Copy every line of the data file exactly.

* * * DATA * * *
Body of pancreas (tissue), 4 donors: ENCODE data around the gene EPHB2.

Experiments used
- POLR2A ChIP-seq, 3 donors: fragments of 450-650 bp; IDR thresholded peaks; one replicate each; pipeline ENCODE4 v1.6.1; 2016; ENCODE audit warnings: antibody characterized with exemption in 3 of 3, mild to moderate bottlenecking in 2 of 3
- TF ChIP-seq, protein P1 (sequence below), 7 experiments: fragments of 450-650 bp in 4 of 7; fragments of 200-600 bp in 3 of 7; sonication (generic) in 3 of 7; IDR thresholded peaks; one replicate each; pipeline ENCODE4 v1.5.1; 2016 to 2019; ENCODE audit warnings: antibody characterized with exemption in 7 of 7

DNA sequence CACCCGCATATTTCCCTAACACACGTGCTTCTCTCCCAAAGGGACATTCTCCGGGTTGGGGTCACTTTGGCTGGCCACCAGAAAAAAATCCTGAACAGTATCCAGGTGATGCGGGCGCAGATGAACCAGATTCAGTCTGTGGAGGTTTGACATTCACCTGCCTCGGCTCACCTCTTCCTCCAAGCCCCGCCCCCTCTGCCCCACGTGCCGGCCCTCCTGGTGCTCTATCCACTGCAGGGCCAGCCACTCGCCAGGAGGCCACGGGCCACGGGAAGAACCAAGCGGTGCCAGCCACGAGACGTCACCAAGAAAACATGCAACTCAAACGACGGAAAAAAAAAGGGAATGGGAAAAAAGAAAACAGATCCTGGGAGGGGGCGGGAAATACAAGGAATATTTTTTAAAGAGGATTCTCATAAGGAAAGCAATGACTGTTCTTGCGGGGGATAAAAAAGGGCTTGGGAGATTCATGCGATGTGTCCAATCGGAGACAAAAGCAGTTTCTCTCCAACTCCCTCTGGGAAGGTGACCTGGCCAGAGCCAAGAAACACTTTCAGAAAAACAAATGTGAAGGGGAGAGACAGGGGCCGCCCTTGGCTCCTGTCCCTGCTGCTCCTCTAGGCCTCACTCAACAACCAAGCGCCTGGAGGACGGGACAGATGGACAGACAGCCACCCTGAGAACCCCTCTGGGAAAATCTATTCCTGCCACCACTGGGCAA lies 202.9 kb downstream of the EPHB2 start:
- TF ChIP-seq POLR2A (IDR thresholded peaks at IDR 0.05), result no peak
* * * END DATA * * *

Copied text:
Body of pancreas (tissue), 4 donors: ENCODE data around the gene EPHB2.

Experiments used
- POLR2A ChIP-seq, 3 donors: fragments of 450-650 bp; IDR thresholded peaks; one replicate each; pipeline ENCODE4 v1.6.1; 2016; ENCODE audit warnings: antibody characterized with exemption in 3 of 3, mild to moderate bottlenecking in 2 of 3
- TF ChIP-seq, protein P1 (sequence below), 7 experiments: fragments of 450-650 bp in 4 of 7; fragments of 200-600 bp in 3 of 7; sonication (generic) in 3 of 7; IDR thresholded peaks; one replicate each; pipeline ENCODE4 v1.5.1; 2016 to 2019; ENCODE audit warnings: antibody characterized with exemption in 7 of 7

DNA sequence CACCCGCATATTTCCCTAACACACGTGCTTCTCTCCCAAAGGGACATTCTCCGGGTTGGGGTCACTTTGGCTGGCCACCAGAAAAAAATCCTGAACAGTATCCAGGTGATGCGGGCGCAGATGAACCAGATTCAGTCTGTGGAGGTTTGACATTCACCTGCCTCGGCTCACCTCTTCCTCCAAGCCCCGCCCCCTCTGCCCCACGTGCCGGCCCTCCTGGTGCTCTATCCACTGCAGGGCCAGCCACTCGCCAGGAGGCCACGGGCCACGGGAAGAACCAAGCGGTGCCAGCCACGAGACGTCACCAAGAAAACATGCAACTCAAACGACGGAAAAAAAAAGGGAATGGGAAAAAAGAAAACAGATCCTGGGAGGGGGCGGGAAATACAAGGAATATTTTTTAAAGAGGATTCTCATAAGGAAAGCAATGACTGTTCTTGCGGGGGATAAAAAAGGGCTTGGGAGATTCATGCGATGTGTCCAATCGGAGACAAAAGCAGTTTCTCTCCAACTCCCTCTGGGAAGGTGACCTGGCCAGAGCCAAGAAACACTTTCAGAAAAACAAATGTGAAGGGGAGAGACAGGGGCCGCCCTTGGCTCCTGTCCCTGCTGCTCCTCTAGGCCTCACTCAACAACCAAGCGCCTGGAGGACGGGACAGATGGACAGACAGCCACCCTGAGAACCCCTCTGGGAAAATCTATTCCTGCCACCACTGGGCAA lies 202.9 kb downstream of the EPHB2 start:
- TF ChIP-seq POLR2A (IDR thresholded peaks at IDR 0.05), result no peak